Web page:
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Harmonic Composition Lines.

April 2, 2009
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This is something that has been floating around for centuries, discovered by Pythagoras, in fact. The following excerpts are from Juliette Aristides’ Classical Atelier Painting:

…Compositional schemes and their accompanying philosophies have come in different forms over the centuries….yet none has dominated the art worlds of the past so much (and none is as little known today) as the composition schemes based on harmonic proportion. This particular field of design owes its discovery to Pythagoras.

….legend has it that in 500 B.C.E, Pythagoras was walking past a blacksmiths’ shop when he noticed that each of the sounds emanating from the hammers hitting the anvil was different. He went into the shop to investigate and discovered that the different sounds were caused by the avarious sizes and weights of the hammer. This led to his discovery that number, e.g the size and weight of the hammer, creates a physical effect in space and time ( in this case a sound)..

Pythagoras wanted to further investigate this mysterious connection between number and physical reality as it is manifested through sound. To do so, he conducted experiments with musical strings of different lengths. Pythagoras found, like hammers, the shorter strings (smaller numbers) produced higher pitched sounds and vice versa. H ethen made a startling discovery. First, eh struck teh string, Then, ehile it was vibrating, he lightly touched his finger along teh string. In most places, this deadened the sound. Yet in a few places a remarkable physical phenomenon occurred- the clear and pleasing ringing of a musical tone. The new tones were created at the one half, two thirds and three quarters divisions of the string when measuring the string from right to left. When measuring the string from left to right, however, these tones are created at the one quarter, one third and one half divisions.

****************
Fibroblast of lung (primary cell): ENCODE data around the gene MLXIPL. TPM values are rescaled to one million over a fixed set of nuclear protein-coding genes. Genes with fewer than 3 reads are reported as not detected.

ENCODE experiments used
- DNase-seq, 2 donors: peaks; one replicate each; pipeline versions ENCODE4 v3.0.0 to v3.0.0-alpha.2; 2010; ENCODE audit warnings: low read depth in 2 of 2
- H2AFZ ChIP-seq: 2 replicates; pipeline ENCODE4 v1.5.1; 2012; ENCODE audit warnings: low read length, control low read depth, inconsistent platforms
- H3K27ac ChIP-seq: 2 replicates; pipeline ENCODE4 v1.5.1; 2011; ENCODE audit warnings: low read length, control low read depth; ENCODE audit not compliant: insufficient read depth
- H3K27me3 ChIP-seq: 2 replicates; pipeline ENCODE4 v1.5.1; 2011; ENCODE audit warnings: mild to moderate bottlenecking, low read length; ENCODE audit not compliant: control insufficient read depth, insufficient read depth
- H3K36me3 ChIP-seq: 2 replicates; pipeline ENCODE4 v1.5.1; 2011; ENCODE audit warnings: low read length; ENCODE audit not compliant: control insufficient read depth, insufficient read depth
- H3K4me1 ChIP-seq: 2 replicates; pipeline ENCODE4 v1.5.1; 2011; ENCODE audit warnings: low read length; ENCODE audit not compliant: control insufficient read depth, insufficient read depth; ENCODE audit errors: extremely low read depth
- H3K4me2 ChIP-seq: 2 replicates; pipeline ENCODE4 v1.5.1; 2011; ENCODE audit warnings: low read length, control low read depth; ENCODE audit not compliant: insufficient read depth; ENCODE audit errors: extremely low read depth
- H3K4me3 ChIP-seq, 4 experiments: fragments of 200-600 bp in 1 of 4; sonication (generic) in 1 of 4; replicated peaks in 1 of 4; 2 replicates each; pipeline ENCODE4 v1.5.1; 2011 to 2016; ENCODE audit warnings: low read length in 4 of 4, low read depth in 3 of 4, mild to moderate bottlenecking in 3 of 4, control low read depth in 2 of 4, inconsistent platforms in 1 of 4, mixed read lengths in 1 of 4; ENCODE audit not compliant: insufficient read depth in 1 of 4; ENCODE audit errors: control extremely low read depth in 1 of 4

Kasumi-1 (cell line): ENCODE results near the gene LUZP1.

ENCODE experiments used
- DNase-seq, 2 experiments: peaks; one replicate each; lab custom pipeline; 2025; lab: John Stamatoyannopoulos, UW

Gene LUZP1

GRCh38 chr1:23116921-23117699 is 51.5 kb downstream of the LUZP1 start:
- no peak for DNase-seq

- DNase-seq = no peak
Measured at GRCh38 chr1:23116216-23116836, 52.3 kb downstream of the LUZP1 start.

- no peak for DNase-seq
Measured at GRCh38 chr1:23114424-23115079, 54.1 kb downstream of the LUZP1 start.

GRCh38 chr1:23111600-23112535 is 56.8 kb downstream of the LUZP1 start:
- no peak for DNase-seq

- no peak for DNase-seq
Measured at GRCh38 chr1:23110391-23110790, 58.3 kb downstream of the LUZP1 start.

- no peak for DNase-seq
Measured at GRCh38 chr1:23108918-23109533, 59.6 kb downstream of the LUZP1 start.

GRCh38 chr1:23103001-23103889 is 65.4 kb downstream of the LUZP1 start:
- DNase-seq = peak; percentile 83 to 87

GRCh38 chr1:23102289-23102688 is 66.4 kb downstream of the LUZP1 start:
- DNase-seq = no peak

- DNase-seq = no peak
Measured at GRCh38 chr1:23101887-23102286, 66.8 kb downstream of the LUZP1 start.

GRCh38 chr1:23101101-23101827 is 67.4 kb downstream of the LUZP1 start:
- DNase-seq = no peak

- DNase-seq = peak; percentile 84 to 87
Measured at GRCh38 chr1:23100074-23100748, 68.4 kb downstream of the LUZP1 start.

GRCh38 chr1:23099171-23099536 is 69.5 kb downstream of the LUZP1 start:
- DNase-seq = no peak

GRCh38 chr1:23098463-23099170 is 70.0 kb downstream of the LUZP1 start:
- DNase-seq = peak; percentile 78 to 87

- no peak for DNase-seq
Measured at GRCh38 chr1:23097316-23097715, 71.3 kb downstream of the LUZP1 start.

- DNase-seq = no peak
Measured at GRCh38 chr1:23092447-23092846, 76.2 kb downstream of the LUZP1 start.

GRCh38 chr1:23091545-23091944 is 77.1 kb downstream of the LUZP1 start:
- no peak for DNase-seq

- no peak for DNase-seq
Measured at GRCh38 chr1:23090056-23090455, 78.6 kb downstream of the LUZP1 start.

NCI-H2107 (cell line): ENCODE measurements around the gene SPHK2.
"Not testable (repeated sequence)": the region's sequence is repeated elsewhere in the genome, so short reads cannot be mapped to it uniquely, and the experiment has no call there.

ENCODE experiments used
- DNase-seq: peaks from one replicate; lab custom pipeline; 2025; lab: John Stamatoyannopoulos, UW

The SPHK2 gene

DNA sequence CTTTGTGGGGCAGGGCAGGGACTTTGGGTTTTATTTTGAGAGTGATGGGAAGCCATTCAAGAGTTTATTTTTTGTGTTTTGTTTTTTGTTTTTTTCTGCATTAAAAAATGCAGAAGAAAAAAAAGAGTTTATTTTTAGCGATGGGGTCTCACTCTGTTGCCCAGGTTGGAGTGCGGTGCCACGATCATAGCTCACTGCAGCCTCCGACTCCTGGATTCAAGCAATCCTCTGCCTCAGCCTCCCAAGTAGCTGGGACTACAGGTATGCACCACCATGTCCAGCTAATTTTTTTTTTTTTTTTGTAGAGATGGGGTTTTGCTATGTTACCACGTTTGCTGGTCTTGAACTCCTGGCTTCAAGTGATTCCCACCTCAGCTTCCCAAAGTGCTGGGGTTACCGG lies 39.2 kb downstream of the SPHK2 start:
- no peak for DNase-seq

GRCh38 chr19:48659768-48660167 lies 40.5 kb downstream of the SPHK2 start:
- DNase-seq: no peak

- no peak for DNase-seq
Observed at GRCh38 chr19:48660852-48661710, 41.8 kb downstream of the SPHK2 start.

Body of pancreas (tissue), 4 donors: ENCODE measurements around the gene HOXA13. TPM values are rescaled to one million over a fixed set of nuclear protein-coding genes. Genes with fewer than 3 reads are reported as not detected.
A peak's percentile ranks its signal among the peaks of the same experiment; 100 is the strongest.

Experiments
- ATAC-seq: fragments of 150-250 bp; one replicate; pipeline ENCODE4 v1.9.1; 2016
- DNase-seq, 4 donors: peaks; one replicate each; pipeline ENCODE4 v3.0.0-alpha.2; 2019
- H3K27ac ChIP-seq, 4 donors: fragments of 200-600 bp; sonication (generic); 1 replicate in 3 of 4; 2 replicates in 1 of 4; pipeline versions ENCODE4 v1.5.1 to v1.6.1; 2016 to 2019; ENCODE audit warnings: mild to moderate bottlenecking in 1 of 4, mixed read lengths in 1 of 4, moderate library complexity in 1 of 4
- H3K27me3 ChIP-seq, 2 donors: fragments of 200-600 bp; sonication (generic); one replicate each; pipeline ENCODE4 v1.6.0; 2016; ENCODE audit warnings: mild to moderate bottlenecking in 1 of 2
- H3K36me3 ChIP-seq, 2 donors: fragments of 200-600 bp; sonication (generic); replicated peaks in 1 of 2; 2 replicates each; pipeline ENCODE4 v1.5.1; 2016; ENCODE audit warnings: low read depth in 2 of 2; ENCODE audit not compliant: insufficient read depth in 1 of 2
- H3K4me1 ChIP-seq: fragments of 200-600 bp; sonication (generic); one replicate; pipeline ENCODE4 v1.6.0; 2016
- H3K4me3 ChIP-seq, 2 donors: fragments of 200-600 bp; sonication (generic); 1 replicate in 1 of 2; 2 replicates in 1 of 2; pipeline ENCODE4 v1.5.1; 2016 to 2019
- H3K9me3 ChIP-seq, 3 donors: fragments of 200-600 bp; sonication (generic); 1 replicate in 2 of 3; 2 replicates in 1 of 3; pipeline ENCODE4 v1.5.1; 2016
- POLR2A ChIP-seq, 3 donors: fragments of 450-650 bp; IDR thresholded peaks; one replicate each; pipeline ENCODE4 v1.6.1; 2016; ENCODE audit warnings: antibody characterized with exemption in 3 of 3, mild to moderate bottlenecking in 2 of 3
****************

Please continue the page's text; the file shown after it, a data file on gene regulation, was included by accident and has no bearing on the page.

…these pleasing tones are called ‘harmonics’ or ‘musicial root harmonies’. They are the result of the sting taking a new physical form called a sinusoidal wave when it is pressed at the one half, two thirds and three quarter division points. We now refer to these key positions along the string as the ‘octave’, the ‘perfect fifth’ and the ‘perfect fourth’ respectively….

….Curiously, the same ratios that are pleasing to our ears provide pleasing intervals to our eyes. Throughout history, master artists have used the harmonic ratios discovered by pythagoras….

This site explains how to construct the armature. I used a rather simplified form of it-

http://www.handprint.com/HP/WCL/tech11.html

and here is the original armature from Bouleau:

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One Comment leave one →
  1. April 2, 2009 8:51 pm

    nice! I will read it now! thank you theresa

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